Break through the complexity of dual diagnosis at J. Flowers Health Institute.
Join us in the journey to address mental health and addiction.
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What is Dual Diagnosis?
Dual diagnosis, also known as co-occurring disorders, refers to the presence of both a mental health condition and a substance use disorder in the same person. This means that an individual with a dual diagnosis has two different but interconnected health conditions.
Who Is Prone to Co-Occurring Disorders?
Young adults are also at higher risk. Dual diagnosis often starts in young adulthood – a time when many mental health disorders first appear. Adolescence is also when individuals are more likely to experiment with substances, increasing their risk of developing a substance use disorder.
Individuals who start drinking at age 14 or younger have a 47% chance of developing alcohol dependence later in life, whereas those who start drinking after age 21 have only a 9% chance.1
Prevalence of Dual Diagnosis
Common Types of Dual Diagnosis
Alcoholism and Depression
Attention Deficit Hyperactivity Disorder (ADHD)
Post-Traumatic Stress Disorder (PTSD)
PTSD is a mental health condition caused by experiencing or witnessing a traumatic event. Individuals with PTSD may turn to alcohol or sedatives to cope with their symptoms.
Bipolar disorder is a mood disorder characterized by extreme shifts in emotions and behavior, alternating between periods of depression and euphoria. Alcohol is commonly misused for the temporary relief it can provide from bipolar episodes.
Other Combinations and the Challenges of Identification
Our “Living MRI” evaluation provides a holistic overview of your health. This sophisticated assessment can help us establish a comprehensive diagnosis and treatment plan for individuals with co-occurring disorders.
Can One Disorder Exacerbate the Other?
If someone is dealing with depression, they might start using drugs to help lift their mood. However, many substances can increase feelings of sadness or emptiness, so the person’s depression might become even more severe, especially if they are using substances in the long term.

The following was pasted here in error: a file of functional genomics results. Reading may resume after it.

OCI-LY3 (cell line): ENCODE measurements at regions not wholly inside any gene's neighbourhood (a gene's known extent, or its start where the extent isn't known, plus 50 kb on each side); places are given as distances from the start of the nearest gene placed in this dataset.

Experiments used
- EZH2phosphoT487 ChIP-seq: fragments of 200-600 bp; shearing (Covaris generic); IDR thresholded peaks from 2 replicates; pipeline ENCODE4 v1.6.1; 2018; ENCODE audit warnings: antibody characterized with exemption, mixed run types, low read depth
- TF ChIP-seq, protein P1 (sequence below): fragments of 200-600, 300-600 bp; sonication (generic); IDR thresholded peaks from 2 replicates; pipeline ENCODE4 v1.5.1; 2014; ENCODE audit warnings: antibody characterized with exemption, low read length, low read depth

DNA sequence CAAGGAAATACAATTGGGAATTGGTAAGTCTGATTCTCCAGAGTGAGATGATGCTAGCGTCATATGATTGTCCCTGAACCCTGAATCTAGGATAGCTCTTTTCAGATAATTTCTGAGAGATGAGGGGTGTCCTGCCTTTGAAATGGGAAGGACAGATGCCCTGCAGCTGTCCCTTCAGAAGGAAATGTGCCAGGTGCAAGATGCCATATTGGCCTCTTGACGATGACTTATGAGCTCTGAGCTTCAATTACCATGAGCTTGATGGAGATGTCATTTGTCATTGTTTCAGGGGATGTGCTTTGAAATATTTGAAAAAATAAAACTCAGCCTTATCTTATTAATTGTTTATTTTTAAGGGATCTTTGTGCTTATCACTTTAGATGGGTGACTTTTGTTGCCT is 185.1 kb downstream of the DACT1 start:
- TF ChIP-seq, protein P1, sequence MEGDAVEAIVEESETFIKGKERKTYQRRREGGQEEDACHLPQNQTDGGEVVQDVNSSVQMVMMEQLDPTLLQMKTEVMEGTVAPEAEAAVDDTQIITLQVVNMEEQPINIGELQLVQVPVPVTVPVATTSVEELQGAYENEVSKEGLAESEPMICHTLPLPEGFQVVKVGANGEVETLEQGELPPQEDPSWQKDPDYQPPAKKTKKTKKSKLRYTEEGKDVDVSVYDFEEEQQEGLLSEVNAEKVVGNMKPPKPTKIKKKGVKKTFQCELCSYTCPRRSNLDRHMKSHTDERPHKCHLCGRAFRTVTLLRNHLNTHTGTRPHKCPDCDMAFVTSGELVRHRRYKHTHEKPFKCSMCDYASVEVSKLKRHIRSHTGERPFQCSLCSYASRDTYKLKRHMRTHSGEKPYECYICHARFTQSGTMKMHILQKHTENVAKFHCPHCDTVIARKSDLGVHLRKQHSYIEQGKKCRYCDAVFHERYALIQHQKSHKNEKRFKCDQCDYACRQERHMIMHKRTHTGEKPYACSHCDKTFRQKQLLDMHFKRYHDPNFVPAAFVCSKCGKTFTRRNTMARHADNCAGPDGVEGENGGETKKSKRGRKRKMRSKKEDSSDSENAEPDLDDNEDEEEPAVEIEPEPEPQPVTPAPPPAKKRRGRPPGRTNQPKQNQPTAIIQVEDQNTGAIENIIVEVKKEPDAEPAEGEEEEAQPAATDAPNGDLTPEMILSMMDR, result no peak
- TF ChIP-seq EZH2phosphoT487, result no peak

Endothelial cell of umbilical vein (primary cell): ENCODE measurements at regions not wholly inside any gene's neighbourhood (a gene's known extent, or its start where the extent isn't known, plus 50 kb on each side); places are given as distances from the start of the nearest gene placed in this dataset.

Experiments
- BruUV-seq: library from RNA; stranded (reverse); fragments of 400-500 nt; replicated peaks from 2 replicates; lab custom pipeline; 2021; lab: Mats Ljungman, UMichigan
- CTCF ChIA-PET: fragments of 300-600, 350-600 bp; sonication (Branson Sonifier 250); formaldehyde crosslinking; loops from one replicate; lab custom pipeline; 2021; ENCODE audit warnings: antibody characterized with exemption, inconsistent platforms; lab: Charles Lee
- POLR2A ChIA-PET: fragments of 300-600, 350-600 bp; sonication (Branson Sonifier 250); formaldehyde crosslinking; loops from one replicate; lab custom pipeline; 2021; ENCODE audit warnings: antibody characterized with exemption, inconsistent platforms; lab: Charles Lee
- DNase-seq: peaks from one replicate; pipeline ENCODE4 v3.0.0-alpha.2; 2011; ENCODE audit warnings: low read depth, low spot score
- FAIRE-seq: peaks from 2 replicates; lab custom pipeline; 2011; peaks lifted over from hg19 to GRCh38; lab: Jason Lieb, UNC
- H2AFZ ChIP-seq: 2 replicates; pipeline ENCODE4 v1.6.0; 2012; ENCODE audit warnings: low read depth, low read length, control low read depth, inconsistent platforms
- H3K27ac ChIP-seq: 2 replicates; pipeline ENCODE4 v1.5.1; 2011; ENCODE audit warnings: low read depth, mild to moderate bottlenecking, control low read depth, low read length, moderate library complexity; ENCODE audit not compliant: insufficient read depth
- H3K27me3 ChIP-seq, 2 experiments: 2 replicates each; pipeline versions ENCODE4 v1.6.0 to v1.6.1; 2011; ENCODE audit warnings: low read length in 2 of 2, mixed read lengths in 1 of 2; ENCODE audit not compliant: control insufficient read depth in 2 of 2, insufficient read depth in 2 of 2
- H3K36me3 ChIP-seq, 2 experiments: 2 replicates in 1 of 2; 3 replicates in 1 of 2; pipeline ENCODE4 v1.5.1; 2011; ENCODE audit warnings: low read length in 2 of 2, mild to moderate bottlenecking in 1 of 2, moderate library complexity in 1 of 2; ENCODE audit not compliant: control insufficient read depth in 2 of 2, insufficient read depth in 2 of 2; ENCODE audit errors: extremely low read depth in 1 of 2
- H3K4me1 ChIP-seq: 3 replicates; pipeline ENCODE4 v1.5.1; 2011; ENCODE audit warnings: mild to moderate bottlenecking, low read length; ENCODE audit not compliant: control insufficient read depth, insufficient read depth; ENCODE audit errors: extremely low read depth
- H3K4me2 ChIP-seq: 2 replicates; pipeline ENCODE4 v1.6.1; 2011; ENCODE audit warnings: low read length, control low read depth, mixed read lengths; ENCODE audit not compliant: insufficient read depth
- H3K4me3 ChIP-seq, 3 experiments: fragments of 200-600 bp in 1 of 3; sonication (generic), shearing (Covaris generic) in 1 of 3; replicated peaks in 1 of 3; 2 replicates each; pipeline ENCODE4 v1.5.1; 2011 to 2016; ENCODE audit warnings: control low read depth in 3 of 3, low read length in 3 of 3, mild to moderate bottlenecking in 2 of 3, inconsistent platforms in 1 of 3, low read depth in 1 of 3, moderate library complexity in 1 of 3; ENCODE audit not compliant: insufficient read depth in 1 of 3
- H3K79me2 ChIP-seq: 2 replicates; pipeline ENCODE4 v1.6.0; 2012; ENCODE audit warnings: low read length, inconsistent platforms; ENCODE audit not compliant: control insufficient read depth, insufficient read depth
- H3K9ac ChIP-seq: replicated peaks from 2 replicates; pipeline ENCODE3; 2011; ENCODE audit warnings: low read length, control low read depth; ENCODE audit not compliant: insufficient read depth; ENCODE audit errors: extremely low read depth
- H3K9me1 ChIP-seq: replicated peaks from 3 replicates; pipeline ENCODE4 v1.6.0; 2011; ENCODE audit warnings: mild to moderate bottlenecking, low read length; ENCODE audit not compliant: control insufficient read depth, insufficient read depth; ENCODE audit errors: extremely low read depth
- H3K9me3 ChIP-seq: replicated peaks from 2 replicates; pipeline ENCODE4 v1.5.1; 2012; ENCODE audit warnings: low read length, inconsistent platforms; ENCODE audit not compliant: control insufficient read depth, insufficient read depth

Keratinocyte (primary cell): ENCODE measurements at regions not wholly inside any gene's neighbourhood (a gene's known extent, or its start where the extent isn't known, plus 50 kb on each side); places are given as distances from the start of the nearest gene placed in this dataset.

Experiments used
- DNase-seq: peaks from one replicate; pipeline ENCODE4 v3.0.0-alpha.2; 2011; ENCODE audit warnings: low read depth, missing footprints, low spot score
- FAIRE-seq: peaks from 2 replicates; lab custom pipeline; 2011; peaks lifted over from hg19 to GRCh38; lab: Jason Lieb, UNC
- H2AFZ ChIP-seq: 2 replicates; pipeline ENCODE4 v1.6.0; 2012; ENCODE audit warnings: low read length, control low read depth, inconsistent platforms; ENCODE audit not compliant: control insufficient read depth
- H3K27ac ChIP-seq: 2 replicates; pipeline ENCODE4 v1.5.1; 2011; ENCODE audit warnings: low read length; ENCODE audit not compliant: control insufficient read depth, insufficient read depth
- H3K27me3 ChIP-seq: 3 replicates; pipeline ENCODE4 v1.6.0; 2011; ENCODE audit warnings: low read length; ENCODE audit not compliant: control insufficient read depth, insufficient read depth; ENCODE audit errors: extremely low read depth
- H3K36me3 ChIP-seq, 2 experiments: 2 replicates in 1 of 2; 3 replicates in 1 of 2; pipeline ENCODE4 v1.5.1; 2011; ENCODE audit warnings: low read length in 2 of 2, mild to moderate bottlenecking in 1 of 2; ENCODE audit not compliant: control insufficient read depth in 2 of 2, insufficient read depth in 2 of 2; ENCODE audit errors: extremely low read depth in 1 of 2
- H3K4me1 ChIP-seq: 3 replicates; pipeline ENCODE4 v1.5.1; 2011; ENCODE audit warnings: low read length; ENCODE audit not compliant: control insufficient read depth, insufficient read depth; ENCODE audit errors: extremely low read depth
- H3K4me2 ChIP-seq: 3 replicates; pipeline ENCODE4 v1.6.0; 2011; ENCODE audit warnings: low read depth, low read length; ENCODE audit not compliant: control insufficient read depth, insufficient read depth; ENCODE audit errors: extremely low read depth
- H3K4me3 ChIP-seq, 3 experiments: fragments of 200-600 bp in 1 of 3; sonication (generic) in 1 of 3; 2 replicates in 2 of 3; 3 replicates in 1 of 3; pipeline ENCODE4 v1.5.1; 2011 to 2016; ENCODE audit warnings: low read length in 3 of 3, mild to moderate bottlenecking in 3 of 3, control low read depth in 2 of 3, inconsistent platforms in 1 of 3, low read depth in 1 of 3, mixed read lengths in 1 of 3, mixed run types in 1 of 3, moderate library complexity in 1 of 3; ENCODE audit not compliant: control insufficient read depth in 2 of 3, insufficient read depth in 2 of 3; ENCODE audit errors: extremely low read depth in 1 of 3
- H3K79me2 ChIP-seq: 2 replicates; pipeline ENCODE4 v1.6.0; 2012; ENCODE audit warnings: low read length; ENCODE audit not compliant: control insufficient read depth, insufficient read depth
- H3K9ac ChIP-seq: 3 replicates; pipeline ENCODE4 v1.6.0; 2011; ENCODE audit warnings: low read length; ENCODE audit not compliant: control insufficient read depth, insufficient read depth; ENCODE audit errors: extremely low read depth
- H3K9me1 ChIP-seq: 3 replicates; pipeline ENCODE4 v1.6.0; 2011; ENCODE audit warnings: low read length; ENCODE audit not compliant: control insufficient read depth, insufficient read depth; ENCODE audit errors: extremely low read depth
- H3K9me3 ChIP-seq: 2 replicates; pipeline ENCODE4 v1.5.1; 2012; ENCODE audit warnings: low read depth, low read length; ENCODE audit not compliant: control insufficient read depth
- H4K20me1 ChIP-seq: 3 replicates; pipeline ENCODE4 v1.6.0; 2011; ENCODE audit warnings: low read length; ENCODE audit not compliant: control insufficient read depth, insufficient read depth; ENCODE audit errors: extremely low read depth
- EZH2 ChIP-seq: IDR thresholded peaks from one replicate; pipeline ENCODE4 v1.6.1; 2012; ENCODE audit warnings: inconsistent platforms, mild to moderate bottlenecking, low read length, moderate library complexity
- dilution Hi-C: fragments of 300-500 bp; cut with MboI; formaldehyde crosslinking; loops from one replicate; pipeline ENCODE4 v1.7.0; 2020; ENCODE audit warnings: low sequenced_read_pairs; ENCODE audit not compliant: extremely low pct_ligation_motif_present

Important Note About Co-Occurring Disorders
Risk Factors for Dual Diagnosis
Dual diagnosis is significantly influenced by your genes. This means that if someone in your family has a history of mental health or substance use disorders, you may also have a higher risk of experiencing a dual diagnosis.
Psychological and Developmental Factors
The Importance of Integrated Treatment in Dual Diagnosis
Enhanced Recovery and Improved Outcomes
Breaking the Cycle of Relapse
However, relapse doesn’t mean that treatment has failed. Integrated treatment can help break this cycle by treating both disorders together. This reduces the chance that symptoms of one disorder will exacerbate or cause symptoms of the other.
Addressing Underlying Causes and Risks
Integrated treatment for co-occurring disorders involves digging deeper to address the underlying causes and risks of both mental health challenges and substance use disorder.
For instance, if you use drugs or alcohol to cope with symptoms of depression or anxiety, integrated treatment can help you find more effective coping strategies.
Assessment and Diagnosis of Dual Diagnosis
The process begins with a ‘Living MRI’, a thorough review of your medical history, which helps create a unique evaluation schedule.
Challenges in Diagnosis and Differential Diagnosis
This means that what might seem like a symptom of a mental health disorder could be a consequence of substance misuse, and vice versa.
How Can J. Flowers Health Institute Help?
Holistic Evaluation of Co-Occurring Disorders
At J. Flowers Health Institute, we believe in a holistic evaluation of co-occurring disorders. This means that we look beyond just the symptoms of mental health and substance use disorders. We consider factors like your overall physical health, lifestyle habits, relationships, and environmental conditions.